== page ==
The Administration

Secretary of State Rex Tillerson sets the right tone for US diplomats


In his introductory remarks to State Department employees Feb. 2, Secretary Tillerson joked that he had 25 minutes of Department experience. What seemed clear, however, was that Tillerson had spent a lot more than 25 minutes learning about the institution he would be leading, and thinking about what to say at a difficult moment for State.

As a former Foreign Service officer, I thought he got it just right, in both tone and substance.

{mosads}Accountability, honesty, and mutual respect are the basis for a successful organization, as are leaders who explicitly demand of themselves what they demand of others.


There has been a lot of imprecise talk on both sides of the political aisle about the responsibilities of civil servants. The White House and some legislators have taken the view that State Department personnel who expressed policy concerns about the immigration executive order should “get with the program or they can go” and stop playing politics.  

Others continue to characterize the hurried departures of top State Department career officials, notably from the Department’s management side, as principled resignations over matters of policy.

This controversy involved people who held presidential appointments. With a change of administrations, and especially with a change of party holding the White House, new appointments are to be expected, with the new administration accepting the resignations that incumbent presidential appointees have to tender.  

The people at State who signed the Dissent Channel memorandum expressing concerns about negative consequences for U.S. interests of the immigration executive order were doing their jobs. They employed a long-established, officially recognized mechanism to raise fully legitimate policy concerns.

The professional ethics of civil servants in democratic societies obligate them to provide their best advice, based on expertise, regarding policies and their implementation, and it is hard to deny that implementation of the executive order will impact very heavily on the State Department.

One may or may not share the concerns in the Dissent Channel memorandum, but the legitimacy of raising them is beyond question. And doing so does not imply that one will not implement established U.S. policy. Almost any civil servant, sooner or later, and perhaps often, will implement policies they personally do not agree with.  

It is part of the professional ethics of civil servants, which are just as real, though different from, the professional ethics of politicians.  Different roles; different rules and requirements.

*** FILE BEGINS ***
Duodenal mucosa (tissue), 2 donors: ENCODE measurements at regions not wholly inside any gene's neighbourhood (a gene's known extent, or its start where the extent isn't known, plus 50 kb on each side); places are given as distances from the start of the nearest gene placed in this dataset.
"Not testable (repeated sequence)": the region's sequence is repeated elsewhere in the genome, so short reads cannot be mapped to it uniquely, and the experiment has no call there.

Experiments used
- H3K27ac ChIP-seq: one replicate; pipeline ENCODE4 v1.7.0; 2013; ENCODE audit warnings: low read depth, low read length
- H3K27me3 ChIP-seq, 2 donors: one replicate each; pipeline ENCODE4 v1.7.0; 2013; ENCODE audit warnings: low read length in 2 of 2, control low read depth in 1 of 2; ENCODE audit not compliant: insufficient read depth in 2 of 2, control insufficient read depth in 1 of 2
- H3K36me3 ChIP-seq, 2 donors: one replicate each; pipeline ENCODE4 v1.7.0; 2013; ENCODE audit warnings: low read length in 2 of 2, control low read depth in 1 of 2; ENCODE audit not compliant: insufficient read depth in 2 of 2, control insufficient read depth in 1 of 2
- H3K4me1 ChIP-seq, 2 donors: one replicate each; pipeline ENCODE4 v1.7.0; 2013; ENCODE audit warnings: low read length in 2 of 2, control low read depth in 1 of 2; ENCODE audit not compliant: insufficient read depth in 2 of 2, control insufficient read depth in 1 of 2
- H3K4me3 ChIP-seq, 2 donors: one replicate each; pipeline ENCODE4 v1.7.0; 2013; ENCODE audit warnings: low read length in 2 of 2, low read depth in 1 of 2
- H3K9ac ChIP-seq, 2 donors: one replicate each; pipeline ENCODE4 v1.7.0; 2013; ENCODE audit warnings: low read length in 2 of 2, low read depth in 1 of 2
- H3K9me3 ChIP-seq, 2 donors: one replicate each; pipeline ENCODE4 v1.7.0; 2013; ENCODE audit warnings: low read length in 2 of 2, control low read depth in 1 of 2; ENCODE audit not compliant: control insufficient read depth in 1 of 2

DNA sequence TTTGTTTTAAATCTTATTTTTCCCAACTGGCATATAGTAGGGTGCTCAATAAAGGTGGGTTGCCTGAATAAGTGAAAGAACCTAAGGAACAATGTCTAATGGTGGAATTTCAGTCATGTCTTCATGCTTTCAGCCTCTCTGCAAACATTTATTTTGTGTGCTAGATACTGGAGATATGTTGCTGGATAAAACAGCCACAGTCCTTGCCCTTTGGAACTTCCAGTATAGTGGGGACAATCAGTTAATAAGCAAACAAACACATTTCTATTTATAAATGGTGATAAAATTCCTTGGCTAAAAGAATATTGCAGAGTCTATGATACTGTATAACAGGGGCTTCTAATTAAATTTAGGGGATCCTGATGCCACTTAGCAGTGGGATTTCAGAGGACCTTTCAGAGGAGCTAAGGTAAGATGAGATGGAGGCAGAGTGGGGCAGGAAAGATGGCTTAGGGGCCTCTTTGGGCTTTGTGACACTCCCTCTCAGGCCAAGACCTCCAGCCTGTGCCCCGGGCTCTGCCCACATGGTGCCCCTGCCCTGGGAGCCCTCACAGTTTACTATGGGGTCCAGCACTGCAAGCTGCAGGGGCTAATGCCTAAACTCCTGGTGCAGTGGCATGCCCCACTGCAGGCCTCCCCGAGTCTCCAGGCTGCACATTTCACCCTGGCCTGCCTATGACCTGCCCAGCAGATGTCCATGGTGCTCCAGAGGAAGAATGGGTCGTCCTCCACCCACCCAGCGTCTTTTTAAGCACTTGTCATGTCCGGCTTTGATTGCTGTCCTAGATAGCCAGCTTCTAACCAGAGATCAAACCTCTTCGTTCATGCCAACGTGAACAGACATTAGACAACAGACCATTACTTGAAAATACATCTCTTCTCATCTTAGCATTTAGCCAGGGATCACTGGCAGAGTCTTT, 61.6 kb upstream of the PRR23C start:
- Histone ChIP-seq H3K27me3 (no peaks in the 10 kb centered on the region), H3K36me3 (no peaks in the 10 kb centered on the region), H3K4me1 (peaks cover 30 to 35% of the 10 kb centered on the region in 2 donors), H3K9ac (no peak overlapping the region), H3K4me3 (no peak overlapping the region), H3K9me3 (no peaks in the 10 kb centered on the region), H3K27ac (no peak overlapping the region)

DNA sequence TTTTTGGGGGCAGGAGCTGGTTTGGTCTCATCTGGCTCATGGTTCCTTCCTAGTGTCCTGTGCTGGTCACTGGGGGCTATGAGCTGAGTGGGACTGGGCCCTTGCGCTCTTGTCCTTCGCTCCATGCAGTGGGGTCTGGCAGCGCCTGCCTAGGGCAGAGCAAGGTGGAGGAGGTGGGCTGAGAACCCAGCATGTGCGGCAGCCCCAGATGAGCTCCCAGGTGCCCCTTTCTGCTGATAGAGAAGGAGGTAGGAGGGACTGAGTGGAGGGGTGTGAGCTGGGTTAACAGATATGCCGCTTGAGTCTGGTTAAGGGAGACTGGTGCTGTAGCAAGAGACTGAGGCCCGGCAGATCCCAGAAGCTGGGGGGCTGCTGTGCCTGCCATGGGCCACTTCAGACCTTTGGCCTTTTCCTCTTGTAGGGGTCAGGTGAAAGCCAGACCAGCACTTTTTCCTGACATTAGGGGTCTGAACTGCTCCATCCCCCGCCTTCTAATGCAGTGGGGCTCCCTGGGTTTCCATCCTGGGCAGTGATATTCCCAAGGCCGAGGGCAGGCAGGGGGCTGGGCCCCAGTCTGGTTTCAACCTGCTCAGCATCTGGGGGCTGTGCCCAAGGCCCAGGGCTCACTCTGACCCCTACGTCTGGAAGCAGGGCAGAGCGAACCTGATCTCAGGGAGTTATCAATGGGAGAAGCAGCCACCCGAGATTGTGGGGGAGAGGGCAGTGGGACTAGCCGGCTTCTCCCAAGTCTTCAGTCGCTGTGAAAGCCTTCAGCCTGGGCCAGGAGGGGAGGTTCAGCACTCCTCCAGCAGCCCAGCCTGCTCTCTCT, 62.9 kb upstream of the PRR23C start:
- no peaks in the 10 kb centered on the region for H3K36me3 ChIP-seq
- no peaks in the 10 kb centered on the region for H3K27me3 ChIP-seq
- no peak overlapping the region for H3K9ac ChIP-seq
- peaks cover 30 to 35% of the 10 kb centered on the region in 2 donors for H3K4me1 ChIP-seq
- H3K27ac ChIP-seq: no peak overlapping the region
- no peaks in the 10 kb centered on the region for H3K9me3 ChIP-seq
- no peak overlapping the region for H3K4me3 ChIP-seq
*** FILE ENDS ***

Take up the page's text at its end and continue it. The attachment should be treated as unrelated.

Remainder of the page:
There was one serious ethical lapse, however, on the part of whoever leaked the Dissent Channel memorandum to the media. This made it look more like a political act and damaged its legitimacy. The memo was marked “Sensitive But Unclassified,” a level of control that used to be termed, perhaps more clearly, “Limited Official Use.” These are internal documents, not for distribution to the media, and with good reason.

Secretary Tillerson’s introductory remarks at Foggy Bottom seemed to reflect an accurate understanding of the situation he was walking into.

Even those who do not like Exxon Mobil’s business usually admit that the company is extremely good at what it does. Meritocracy is part of how the company presents itself, and I imagine that Exxon Mobil leaders are accustomed to paying close attention to the organization, how it functions, and requirements for human and material resources.  The State Department can use such attention from the Secretary’s office.

Most secretaries of state have been attorneys, generally with some track records of public service and political activity. This may not be the optimal background for running a large, highly complex organization operating worldwide.

Colin Powell did bring with him the military’s characteristic focus on organization and personnel.

Before Tillerson’s appointment, the last Secretary of State to have been a corporate executive was George Shultz, who had been president of Bechtel before joining the Reagan Administration in 1982. Interestingly, Shultz is widely credited with having done a good job of balancing his roles as America’s senior diplomat and as leader of the Department of State.

In sum, while Secretary Tillerson’s professional background is fairly unusual among secretaries of state, it is a highly appropriate background, and his first steps at Foggy Bottom seemed to confirm that.  

He is promising a hard look at processes that may require reform, and is right that the Department, like any organization, should not “sustain ineffective traditions over optimal outcomes.” Some people may be unhappy with that, but overall, the Secretary will find people at State who will want to do the very best job they can for him, and have an outstanding collection of knowledge and skills to contribute.

An atmosphere of open, collegial debate on how best to serve the United States will complement the discipline in implementing policies that the ethics of professional civil servants requires.

Eric R. Terzuolo was a Foreign Service officer from 1982 to 2003, and since 2010 has been on contract to the Department of State, teaching West European area studies. The views expressed here, however, are entirely personal.

The views of contributors are their own and not the views of The Hill.

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